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Homes of Westmoreland

This is a story of the houses, property and people of Westmoreland, NH from settlement in 1741 as the Fort at No. 2 at the Great Meadow up to the present time. The 1858, 1877 and 1892 maps of Cheshire County show locations of dwellings in the town of Westmoreland with the owners’ names in those years, plus records from the Cheshire County Registrar of Deeds Office in Keene. Westmoreland pioneers built their first homes of logs or rough planks with bark roofs and crude stone fireplaces. One-room structures gradually were enlarged as more space was needed and as financial conditions improved. The cape style house, saltbox, Colonial, two-story, Federal, simple and more elegant Georgian and the transitional types are all represented. Many of the homes retain their original appearance or have been restored by owners sensitive to architectural history. Others have known so many alterations and “improvements” over the years that few original features are visible.

This is a great reference book about a historic town first known as the Fort at No. 2 on the frontier of European settlement in the mid-1700s. Learn about the early and rapid growth followed by a period of declining population and then rebirth.

$55.00 (this includes shipping & handling)

In the Shadow of Cedars

Late Sunday afternoon, May 19, 1776, Major Isaac Butterfield assembled 390 men under his command at the fort they had built on the north bank of the St. Lawrence River in Canada at a place called Cedars and surrendered them to British Captain George Forster…. For this, the first surrender of American patriots to the British in the American Revolution, the name of the tavern keeper from Westmoreland, New Hampshire, was known to every member of Continental Congress. He was branded a scoundrel by Thomas Jefferson, and in John Adams’ opinion the major deserved ‘an infamous death and immortal disgrace.’ Adams called the surrender ‘the first stain on American arms.’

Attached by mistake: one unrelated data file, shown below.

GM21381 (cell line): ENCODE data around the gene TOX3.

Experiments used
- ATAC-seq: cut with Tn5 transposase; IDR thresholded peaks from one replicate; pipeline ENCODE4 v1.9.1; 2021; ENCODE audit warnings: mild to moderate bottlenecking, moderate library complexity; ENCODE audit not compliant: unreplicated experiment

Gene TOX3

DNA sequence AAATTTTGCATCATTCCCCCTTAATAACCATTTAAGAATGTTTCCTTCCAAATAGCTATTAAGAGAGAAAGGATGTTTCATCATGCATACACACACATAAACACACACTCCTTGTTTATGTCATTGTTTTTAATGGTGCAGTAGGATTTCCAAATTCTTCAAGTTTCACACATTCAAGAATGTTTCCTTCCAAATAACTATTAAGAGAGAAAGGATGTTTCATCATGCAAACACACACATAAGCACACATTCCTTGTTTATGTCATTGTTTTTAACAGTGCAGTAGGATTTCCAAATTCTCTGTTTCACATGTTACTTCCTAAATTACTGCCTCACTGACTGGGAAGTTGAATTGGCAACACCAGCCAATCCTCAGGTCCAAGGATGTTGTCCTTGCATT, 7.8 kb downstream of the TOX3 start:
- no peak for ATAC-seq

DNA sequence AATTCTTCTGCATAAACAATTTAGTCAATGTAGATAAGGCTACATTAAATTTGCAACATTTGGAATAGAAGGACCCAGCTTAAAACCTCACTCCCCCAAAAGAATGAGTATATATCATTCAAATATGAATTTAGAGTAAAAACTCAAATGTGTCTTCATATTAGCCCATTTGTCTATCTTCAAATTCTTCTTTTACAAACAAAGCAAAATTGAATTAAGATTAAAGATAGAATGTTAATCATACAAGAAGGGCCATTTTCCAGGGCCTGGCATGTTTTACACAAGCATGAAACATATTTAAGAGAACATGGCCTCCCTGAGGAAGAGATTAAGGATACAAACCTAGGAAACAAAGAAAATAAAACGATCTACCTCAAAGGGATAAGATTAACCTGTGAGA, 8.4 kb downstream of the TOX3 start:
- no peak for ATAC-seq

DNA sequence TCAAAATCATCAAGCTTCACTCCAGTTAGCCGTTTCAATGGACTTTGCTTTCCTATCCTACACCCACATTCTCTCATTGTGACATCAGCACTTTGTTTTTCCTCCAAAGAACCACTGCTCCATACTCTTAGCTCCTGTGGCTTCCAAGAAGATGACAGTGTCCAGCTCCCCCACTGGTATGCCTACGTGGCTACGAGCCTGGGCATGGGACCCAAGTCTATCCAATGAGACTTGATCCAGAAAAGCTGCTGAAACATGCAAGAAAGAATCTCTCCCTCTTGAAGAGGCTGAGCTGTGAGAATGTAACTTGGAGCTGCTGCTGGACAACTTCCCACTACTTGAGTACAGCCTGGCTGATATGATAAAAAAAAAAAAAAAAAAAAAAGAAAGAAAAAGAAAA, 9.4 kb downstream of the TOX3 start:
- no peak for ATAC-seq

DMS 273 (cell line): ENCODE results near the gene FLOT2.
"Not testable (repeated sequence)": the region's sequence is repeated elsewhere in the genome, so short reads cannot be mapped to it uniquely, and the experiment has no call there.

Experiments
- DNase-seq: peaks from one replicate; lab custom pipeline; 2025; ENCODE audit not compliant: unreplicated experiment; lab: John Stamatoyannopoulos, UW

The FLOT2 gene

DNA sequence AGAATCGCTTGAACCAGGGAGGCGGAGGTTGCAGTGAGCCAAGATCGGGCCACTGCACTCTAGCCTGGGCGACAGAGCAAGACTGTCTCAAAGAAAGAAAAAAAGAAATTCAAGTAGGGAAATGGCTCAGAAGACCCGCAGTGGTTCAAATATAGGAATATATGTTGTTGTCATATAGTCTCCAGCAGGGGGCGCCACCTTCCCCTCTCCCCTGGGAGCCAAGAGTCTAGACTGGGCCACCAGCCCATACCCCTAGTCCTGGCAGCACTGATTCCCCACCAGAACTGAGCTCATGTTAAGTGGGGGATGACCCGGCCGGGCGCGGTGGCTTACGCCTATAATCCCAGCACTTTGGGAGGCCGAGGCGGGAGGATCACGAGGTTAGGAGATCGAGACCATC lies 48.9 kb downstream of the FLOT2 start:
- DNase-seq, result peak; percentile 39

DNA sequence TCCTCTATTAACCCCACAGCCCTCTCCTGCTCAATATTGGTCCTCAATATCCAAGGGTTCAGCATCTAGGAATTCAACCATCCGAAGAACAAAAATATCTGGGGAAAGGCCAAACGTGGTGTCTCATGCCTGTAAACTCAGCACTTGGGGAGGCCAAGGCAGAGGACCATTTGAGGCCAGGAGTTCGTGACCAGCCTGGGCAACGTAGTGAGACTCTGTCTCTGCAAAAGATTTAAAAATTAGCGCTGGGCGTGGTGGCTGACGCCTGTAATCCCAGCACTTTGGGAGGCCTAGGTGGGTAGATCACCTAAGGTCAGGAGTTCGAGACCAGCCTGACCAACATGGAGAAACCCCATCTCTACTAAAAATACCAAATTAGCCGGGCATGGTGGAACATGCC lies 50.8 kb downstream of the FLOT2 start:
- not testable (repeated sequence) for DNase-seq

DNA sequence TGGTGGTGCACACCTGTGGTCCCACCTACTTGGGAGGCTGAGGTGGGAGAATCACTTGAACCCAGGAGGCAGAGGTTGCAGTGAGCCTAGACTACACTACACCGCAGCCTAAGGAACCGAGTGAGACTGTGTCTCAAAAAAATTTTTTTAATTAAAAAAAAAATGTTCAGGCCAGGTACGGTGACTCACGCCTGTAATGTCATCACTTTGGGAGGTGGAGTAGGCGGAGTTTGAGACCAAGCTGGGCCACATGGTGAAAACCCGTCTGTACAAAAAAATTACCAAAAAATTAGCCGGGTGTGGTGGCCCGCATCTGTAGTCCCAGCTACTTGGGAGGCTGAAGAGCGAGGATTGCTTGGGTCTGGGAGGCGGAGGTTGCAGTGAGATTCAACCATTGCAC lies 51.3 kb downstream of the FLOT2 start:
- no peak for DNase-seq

But in the accounts of the surrender at Cedars one thing remains constant through more than a century and a half of comment and criticism-Butterfield, though central to the action there, is treated peripherally and quickly dismissed. It is curious that the man whose decision so exasperated Continental Congressmen as well as the military leadership of the Revolution never inspired serious inquiry. This is his story.”

Charles Butterfield, a retired, award-winning teacher, has lectured on New England citizen soldiers in the Revolution for the Vermont Humanities Council. Previous publications include Biology and Values and Another Light (with photographer Larry Richardson). He lives in Hinsdale, New Hampshire.

 

$25.00 (this includes shipping & handling)

Ashes to Ashes

ASHES TO ASHES, DUST TO DUST:

THE CEMETERY AND BURIAL RECORDS OF THE PAST AND PRESENT IN THE TOWN OF WESTMORELAND, NEW HAMPSHIRE

A record of the burials of Westmoreland, New Hampshire 1755 to May of 1988

Researched, edited and published by The Cemeteries Committee of The Westmoreland Historical Society 1989

$25.00 (this includes shipping & handling)

History of Westmoreland

History of Westmoreland, published in 1976, presents our history, period maps and photographs from
the town founding in 1741 to 1970. The book includes extensive genealogy and historical and personal
notes from more than 440 families.

$40.00 (this includes shipping & handling)

 

Maps

Coming Soon